Apple Pay, Ahead of Schedule, Goes Prime Time Oct. 20

By Chris Preimesberger  |  Posted 2014-10-17 Print this article Print

If Apple Pay's touch-and-pay system is reliable and continues to get adoption momentum, it can be a major game-changer in the U.S. economy.

Apple Pay, probably the most important new Apple product or service to come out since the institution of the iPad in 2010, goes into general availability on Oct. 20. More than 500 banks have signed on to accept payments using it, CEO Tim Cook said Oct. 16 during the company's iPad 2 launch event.

Apple Pay, introduced Sept. 9 at the company's iPhone 6 and Apple Watch launch event, was originally going to go live early next year, after the holiday buying season. So the fact that it is ready to go now is a significant data point for the company and its budding financial ecosystem.

If Apple Pay is easy and reliable to use and gets widespread adoption, it stands to be a major game-changer in the U.S. economy. Devices come and go, but a payment method that curtails security problems inherent in magnetic-stripe credit cards could be around for a long, long time.

Adoption appears to be gathering momentum; Apple has been persuasive with both financial institutions and retailers. It remains to be seen, however, if smaller retailers will want to invest the approximately $1,000 it will take to buy the near-field communication (NFC) hardware and hook up to the Apple network.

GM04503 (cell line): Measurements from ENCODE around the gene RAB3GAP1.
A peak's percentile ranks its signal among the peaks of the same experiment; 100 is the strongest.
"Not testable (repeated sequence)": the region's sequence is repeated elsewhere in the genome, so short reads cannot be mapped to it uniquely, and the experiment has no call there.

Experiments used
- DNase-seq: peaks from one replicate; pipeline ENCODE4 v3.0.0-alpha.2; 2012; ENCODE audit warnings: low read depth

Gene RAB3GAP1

One-Touch, Biometric Identification

Apple Pay uses one-touch (with either iPhone or Apple Watch) checkout, with fingerprint second identification; it requires no card number entry; it has no need to type addresses; and no card information is shared with the merchant or with Apple. It creates one-time payment numbers for purchases, rather than transmitting credit card numbers and security codes; thus, everything stays between the bank and the buyer.

There is no plastic card to lose or have stolen; no crooked cashier can copy your card and try to use it; there is no personal information going over the Internet, and so on.

For another perspective, see Wayne Rash's article.

"We think it is going to be profound. It's going to change the way we pay for things," Cook said at the Oct. 16 event. "Everything you need is built into iPhone 6. It's easy, it's secure and, yes, it's a private way to pay for things."

Most Major Financials Are On-Board

Credit cards and banks supporting the system include Visa, MasterCard and American Express, Citi, Bank of America and PNC. Retailers ready to go include Macy's, Bloomingdale's, Walgreen's, Duane Reade, Whole Foods, Disney Stores and Staples. Restaurants supporting Apple Pay include Subway and Panera Bread.

We'll be hearing a lot more about Apple Pay as time goes on. It won't be the death knell for credit cards, but it will change the way a lot of people buy things. All the major U.S. banks have already bought into it, and leading retailers such as Disney, McDonald's, Whole Foods, Subway and a list of others are already making accommodations for it.

This will provide stiff competition, too, for current NFC payment vendors such as Google Wallet and PayPal, which haven't been able to get the traction they need in the market.



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